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Ripping up the Rulebook – use data but also use judgement and expertise


During our recent Midsummer retail event I took the audience through the changes that have been happening in the retail landscape since 2019, and at the heart of it was the impact that increasing access to data has made.

We concluded that data is one of the metrics from which decisions are made, but it is expertise and experience which are the ultimately the defining factors.

Responsive turnover-linked rents are undoubtedly here to stay and are an important part of the retail landscape. Retail property owners are now being directly impacted the performance of their occupiers’ businesses, and this, by extension, impacts the value of the underlying asset. Owners need to know – on practically a day-to-day basis – how their occupiers are doing and that means harvesting their data.

This presents a challenge for owners with small ownerships or those who do not want an asset management intensive asset, and as a result, it is likely that a number of passive investors will exit parts of the sector, and their assets will be picked up by more entrepreneurial, asset management-intensive owners. This is a trend already being seen across the shopping centre and retail park sectors and the high street is following. However, major shopping centre owners and those with large holdings may well be set-up for this process, and for those who have the resource and expertise to take a more hands-on approach with assets, this is a time of exciting opportunity to take market leading approaches to leasing. 

We have seen this first hand with two of our clients: Landsec and Grosvenor, who have really ripped up the rule book and are making radical changes to the traditional leasing model.

Creative leasing ideas

We are working closely with Landsec to implement their new brand-led and brand-first approach to leasing. Having assessed the challenges that other major owners have faced in years gone by with how they lease their centres. They have put a new team in place - together with a select panel of leading agents, who focus on nurturing and developing relationships with brands and having a greater involvement in helping them thrive in their physical retail spaces.

Another example of the fresh thinking that has emerged from the past two years is Grosvenor’s new short-form leasing structure. This is a much-simplified lease and is designed to tackle the obstacles faced in negotiating and documenting a lease. This new form of lease enables occupiers to access units in a number of days, rather than months. It was fascinating to work with Grosvenor on developing this lease form and it is already having a clear effect on the streamlining of the leasing process across their estates.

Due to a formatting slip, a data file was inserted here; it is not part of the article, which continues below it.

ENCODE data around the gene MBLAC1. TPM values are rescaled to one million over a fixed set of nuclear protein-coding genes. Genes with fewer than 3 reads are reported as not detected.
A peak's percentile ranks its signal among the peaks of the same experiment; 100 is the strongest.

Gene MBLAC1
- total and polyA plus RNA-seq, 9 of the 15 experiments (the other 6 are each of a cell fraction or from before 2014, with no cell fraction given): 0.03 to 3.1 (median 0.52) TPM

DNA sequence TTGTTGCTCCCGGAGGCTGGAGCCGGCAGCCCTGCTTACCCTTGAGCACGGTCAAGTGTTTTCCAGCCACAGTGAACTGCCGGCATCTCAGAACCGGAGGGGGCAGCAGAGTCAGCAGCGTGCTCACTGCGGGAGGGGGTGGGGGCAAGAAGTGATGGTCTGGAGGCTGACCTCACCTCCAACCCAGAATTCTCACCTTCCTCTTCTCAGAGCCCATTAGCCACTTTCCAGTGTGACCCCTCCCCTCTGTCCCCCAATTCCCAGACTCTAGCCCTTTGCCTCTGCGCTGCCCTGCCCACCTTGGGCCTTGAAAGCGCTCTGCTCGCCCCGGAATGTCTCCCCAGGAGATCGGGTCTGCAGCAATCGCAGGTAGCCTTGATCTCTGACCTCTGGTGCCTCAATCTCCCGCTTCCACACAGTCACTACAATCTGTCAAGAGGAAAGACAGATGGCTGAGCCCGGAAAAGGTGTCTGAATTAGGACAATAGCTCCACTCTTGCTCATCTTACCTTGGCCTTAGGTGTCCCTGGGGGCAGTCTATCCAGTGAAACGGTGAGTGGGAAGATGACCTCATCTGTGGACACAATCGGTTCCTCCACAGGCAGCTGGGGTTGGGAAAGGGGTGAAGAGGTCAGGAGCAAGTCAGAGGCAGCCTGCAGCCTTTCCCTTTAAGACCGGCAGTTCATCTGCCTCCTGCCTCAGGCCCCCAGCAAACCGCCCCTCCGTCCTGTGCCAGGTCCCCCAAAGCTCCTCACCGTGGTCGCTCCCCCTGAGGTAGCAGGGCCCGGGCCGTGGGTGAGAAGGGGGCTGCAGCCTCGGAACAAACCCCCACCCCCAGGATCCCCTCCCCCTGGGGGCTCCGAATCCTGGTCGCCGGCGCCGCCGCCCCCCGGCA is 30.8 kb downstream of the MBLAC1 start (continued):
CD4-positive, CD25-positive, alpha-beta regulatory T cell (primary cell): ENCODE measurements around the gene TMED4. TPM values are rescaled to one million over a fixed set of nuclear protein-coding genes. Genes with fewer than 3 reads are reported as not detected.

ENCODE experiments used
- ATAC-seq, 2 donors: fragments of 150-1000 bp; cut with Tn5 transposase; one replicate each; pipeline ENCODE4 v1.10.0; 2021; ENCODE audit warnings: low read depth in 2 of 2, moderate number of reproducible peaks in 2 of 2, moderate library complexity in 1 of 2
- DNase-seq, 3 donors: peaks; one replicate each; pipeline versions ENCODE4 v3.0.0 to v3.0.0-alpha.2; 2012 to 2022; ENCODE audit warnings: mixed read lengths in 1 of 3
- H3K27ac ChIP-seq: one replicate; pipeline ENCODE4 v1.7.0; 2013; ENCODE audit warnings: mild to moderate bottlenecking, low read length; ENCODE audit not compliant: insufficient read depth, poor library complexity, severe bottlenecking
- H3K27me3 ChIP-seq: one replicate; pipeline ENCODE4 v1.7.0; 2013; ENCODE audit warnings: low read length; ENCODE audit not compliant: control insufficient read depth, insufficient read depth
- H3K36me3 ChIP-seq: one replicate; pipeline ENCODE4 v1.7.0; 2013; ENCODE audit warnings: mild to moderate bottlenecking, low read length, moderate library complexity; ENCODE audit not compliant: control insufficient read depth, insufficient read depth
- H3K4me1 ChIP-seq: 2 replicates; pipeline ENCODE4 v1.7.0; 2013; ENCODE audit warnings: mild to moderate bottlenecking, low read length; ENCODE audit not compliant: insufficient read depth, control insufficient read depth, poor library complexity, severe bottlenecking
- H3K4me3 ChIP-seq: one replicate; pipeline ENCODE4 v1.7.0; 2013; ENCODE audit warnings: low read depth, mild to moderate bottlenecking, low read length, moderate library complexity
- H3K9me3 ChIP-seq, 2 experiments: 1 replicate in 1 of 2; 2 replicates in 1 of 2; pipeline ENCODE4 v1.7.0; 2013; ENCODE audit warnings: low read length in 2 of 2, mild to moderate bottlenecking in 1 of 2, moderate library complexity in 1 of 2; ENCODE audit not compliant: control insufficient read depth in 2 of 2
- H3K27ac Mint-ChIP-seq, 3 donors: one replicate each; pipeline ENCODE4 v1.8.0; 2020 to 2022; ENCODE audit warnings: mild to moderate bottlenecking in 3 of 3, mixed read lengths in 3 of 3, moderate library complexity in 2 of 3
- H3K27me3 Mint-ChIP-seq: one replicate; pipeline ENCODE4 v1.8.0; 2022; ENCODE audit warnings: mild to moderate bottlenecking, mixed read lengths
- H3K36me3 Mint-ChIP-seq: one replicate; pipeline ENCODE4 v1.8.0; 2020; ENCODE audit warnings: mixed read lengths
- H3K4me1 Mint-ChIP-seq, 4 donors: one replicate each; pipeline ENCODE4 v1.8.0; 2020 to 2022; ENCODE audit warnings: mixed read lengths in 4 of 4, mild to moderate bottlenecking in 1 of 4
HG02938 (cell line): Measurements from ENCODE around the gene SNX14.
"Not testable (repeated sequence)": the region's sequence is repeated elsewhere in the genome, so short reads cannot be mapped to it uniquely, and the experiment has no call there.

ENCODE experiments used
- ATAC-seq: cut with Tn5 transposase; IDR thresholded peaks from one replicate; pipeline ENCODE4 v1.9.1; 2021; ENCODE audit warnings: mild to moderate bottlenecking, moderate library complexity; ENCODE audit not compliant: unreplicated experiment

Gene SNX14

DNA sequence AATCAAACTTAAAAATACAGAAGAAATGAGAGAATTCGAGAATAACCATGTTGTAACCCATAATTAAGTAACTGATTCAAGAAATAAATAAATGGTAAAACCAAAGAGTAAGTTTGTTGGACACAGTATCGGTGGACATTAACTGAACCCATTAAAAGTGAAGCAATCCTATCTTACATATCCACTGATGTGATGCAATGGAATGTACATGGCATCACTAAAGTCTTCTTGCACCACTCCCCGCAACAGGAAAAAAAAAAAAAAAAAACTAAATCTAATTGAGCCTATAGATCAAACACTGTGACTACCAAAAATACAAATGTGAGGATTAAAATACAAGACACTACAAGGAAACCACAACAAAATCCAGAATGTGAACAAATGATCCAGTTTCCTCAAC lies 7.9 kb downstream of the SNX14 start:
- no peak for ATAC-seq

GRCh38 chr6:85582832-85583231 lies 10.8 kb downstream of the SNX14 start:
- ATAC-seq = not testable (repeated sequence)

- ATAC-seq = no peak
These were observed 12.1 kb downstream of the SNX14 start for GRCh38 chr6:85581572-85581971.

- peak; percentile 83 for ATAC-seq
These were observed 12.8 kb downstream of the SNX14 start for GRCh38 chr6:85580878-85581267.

Data knowledge

An important foundation underpinning these new strategies and innovations is data - both in its collection and application. The challenge we often now face is having simply too much data, which can cloud decision-making and cause deal paralysis.

The sources of data around retailing and shopping environments are constantly expanding: data from credit card spend, wi-fi tracking in a shopping centre, sales densities, catchment and demographic info, the weather and even the position of the sun.  

With all of these nuances in mind, it is essential not to let the data “noise” get to where you literally cannot hear yourself think. Most importantly, the use and analysis of data must be paired up with experience and judgement to make clear and quick decisions.  

Our sector thrives on change and momentum, and there is a risk that, despite there being extensive and exciting demand for retail space, bricks and mortar sites could be left behind because of slow and sometimes bureaucratic decision making. The world of online retail is agile and proactive: physical shopping spaces need to have the same qualities. This approach will help to keep driving assets forward to create and maintain vibrant shopping environments.  Data should be used to assist in decision making, but not be the sole driver of it. As a sector we all need to trust our instinct on what the right move is.  

Review your data, work to a logical decision and trust your judgement.  

About the author
Jessica Short is an associate director in our Retail Agency team who specialises in shopping centres, high street and occupier representation across the UK. She works with multi-national landlords including Landsec, Aberdeen Standard and Hines, as well as several occupiers such as Vodafone, Santander and iSmash.

To contact Jessica, email

Access the Midsummer Retail Report 2022

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Jessica Short

Associate Director Retail Agency

Retail Agency - South

London - West End

Jessica works in the UK Retail Agency team which involves leasing a number of different retail & leisure assets across the country.   She provides the retail advice to Landsec across their national shopping centre, designer outlet and retail park portfolio.   

Her other landlord clients include Aberdeen Standard, Invesco and Hines. Jess also provides strategic acquisition and occupational advice for a number of occupiers including Santander, Vodafone, Currys, iSmash and City Pub Group.

Jess passed her APC to become a Member of the Royal Institute of Chartered Surveyors in November 2017. 

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